Monday, 18 October 2021

British Pakistani loses Court fight over grave edging

LONDON: A British Pakistani Muslim who claimed his human rights have been breached because he cannot install a raised marble edge around his father’s grave lost a High Court battle on Tuesday.

Atta Ul-Haq wants to erect 4in (10cm) edging to stop people walking across his father’s grave in Streetly Cemetery in Walsall, West Midlands.

He maintained in his court claim that Islamic law forbids people from stepping on graves and claimed that council rules relating to cemeteries breached his human right to exercise religion. He said the right was enshrined in Article 9 of the European Convention on Human Rights and therefore the court should rule in his favour and against the local council.

Walsall Council leaders said they couldn’t accommodate Ul-Haq’s wish without harming the rights of other Muslims.

They said that regulations permit the “mounding of graves”, and mounding is the way Muslims normally inhibit people from walking on graves.

The council maintained in the court that their approach has been “careful, sensitive and accommodating”.

On Tuesday, Lord Justice Singh and Mrs Justice Carr in London High Court handed down the verdict, ruled against Atta Ul-Haq and dismissed his challenge to the lawfulness of the council’s policy on “rules and regulations in respect of cemeteries and crematoria”.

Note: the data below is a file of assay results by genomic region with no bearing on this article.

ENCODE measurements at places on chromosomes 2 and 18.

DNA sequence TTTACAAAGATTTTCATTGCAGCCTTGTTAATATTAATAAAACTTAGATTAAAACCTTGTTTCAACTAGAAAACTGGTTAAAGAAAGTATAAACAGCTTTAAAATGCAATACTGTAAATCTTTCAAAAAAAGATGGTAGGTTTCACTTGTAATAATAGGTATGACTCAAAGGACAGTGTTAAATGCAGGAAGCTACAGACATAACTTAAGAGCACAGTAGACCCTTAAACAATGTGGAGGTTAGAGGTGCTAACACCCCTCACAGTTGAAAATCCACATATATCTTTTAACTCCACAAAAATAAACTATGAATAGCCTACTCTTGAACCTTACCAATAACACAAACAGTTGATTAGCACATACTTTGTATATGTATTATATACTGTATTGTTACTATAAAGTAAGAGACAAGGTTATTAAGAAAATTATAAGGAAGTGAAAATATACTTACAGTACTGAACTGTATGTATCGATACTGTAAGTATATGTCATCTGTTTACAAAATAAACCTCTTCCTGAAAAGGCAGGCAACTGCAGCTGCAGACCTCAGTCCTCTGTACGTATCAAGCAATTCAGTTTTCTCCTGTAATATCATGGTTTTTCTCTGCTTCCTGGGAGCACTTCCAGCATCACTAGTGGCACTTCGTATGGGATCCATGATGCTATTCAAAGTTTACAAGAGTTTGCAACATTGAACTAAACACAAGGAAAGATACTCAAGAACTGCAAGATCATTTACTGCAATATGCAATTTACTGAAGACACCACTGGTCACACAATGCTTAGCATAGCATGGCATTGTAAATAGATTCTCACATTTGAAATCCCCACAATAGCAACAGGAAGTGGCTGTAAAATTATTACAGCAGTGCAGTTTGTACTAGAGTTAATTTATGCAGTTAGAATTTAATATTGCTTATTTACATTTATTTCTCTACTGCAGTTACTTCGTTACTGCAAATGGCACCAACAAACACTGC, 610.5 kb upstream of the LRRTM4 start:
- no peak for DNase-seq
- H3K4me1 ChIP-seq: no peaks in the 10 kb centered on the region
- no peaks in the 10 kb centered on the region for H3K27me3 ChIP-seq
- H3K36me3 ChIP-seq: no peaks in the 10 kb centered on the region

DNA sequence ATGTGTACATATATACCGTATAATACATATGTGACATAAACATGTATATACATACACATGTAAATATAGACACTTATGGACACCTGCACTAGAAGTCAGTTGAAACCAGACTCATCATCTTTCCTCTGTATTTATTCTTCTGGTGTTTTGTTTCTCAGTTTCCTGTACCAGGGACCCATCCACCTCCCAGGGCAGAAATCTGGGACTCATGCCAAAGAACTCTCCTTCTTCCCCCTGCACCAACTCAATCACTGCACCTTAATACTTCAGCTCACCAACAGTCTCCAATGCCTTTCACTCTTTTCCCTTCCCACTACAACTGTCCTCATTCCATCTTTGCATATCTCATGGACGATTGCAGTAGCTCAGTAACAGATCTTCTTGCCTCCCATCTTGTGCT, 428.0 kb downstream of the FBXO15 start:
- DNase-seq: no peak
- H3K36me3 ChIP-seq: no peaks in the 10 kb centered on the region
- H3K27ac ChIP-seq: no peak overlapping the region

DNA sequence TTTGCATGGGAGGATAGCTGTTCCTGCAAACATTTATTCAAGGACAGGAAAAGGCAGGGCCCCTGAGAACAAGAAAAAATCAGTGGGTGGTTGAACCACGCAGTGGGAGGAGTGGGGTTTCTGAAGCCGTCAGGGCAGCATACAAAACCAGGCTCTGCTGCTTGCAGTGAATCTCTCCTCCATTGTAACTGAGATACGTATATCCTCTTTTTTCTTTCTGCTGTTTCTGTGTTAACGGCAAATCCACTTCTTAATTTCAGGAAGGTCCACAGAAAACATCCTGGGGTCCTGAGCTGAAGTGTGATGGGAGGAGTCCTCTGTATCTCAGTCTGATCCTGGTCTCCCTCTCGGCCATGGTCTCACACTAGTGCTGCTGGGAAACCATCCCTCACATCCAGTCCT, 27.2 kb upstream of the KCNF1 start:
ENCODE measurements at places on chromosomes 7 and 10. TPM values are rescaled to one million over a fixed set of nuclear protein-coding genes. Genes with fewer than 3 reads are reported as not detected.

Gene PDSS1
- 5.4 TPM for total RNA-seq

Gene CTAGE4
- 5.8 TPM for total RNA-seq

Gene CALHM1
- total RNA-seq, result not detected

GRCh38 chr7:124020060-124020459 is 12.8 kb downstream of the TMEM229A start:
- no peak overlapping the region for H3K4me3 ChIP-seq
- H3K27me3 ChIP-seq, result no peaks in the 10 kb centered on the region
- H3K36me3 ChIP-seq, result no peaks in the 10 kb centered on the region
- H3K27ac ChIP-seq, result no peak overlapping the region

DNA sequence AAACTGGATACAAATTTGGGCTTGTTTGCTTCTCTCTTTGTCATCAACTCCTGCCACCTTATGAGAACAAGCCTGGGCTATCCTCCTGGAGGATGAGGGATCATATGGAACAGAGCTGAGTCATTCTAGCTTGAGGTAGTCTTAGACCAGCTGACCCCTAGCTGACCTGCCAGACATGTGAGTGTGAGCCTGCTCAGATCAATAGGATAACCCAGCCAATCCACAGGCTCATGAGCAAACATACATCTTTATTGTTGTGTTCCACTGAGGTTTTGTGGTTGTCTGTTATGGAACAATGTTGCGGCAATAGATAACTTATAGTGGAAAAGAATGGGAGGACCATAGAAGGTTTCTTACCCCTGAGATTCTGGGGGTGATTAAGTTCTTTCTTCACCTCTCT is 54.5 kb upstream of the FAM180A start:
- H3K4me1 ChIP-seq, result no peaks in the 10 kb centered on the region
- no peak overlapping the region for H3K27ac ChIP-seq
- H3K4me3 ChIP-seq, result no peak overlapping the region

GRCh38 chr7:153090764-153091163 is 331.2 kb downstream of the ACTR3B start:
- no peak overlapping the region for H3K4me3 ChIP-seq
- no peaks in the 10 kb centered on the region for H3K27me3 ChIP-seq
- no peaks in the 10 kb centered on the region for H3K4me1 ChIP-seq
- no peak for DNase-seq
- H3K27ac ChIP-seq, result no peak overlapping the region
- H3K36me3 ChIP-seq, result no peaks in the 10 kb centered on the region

The two judges had analysed arguments at a High Court trial in London in December. Judges said, in a written ruling, that what council bosses had decided fell within their “margin of judgment”.

They concluded that council bosses had “acted in a way which is justified”.

A spokeswoman for Walsall Council said: “The judgment has confirmed that the council’s cemetery and crematorium rules and regulations do not discriminate against any individual or community and are appropriate and fair. Nor do they breach Article 9 of the Human Rights Act, nor discriminate on the grounds of age. The court also stated that the council as the burial authority is best placed at a local level to make rules and regulations which are appropriate.”

Haq’s father Hafiz Qadri died in 2015 and is buried in Streetly Cemetery in Walsall.

Mr Ul-Haq’s lawyers said the case could have implications for the Islamic community. Barrister Michael Fordham QC, who led Mr Ul-Haq’s legal team, told judges during the trial last year: “Mr Ul-Haq seeks a judicial review of the (council’s) ‘rules and regulations in respect of cemeteries and crematorium’, by which it has and continues to refuse to permit him to erect a raised marble edging around his father’s grave.

“The request is borne out of a fundamental religious belief that the grave is sacrosanct and stepping on the grave is a deeply offensive religiously prohibited act.”

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